Endless conveyor belts of sickness or litigation poured clients and patients into these midtown offices like dreary Long Island potatoes. These dull spuds crushed psychoanalysts’ hearts with boring character problems. Then suddenly Humboldt arrived. Oh, Humboldt! He was no potato. He was a papaya a citron a passion fruit. He was beautiful deep eloquent fragrant original – even when he looked bruised in the face, hacked under the eyes, half-destroyed.
-Saul Bellow, Humboldt’s Gift (1975)
Everyone has a drug.
What’s your drug?
Before you answer, I’ll clarify what I mean by ‘drug’: I mean anything that you find addictive – substance, food, drinks, activities, people.
But no, this post isn’t about that kind of coke; instead, it is tenuously related to the (marginally) less harmful kind one finds on supermarket shelves, because I’ve recently discovered that one of my biggest ‘drugs’ is sugar.
I’m a healthy eater, but whenever it comes to cravings, my wiggling sweet tooth would always be the culprit behind my many a yielding to that after dinner pudding (which is a purely commercial institution no one really needs), that caramel flapjack lurking in the office snack corner (which everyone starts eyeing at around half five), or that bubble tea no one ever needs but everyone always ends up getting anyway because #STRESS so #WTF #weneedthatsugarrush.
At the start of this year, I made a conscious decision to cut down on sugar, which for me comes mostly from fruit.
You’re probably thinking – ‘What the hell, I thought fruit was supposed to be healthy?’
Well, technically, yes.
But not when you’re eating truckloads, like 4-5 servings every day, which is basically how much I was having for the longest time. Honestly, I gotta have gained some legit fruitarian cred over all these years of fruit obsession. To put it in perspective, 1 serving of fruit is a medium-sized apple (think Braeburn or Gala as opposed to Fuji or Red Washington #iknowmyapplecultivars #fruitcred), and I was going way above and beyond 1 serving on a daily basis.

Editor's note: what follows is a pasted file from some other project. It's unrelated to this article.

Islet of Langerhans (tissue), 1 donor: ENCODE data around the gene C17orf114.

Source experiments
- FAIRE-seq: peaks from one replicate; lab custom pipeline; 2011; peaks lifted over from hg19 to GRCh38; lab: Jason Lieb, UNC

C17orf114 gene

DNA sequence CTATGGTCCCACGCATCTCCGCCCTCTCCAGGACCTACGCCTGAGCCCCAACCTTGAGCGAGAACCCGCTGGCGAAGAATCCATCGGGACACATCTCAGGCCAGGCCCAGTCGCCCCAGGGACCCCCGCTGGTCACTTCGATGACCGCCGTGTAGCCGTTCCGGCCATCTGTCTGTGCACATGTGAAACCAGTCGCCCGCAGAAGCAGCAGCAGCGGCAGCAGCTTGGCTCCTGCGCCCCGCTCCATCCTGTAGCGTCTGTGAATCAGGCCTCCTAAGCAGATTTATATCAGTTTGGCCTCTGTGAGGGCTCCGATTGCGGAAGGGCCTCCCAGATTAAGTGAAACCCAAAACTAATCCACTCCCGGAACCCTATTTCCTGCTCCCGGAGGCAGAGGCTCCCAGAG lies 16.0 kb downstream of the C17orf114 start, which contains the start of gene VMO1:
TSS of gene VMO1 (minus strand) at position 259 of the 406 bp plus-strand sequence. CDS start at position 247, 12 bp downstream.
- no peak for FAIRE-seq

At one point, I was having a banana, a dragon fruit (big-ass ones), a cup of grapes, red jujubes and an apple just for breakfast, and because I loved fruit so much, I would snack on fruit in the late afternoon as well, which I’d justify with the spin class I was going to attend that night (and fruit is good for you, right??).
The American Heart Association recommends a daily sugar intake of 25 grams for women; I was probably taking in at least 4 times that amount. Fruit is healthy because of its minerals, vitamins and fibre content, but at the end of the day, too much fructose still counts as too much sugar, which is especially bad for people with a family history of Type 2 Diabetes, like me.
I just couldn’t do fruit in moderation.
What worried me most was that the more sweet stuff I ate, the more I started craving it on a constant basis. Even now, having significantly cut down on sugar for about 5 months, I still feel the urge to chew on a piece of gum every morning before I head out for work.
Currently, I’m approaching the half-year mark of cutting down on fruit/sugar, but am still finding it a daily struggle to cut out – completely – my need craving for the sweet taste.
It’s actually bloody, bloody hard.
To be honest, I wasn’t expecting it to be this hard.
In her beautifully poignant memoir The Year of Magical Thinking, Joan Didion, while tending to her daughter at the UCLA hospital, makes a sharp observation about “a habit of mind usually credited to the very successful”, which is that –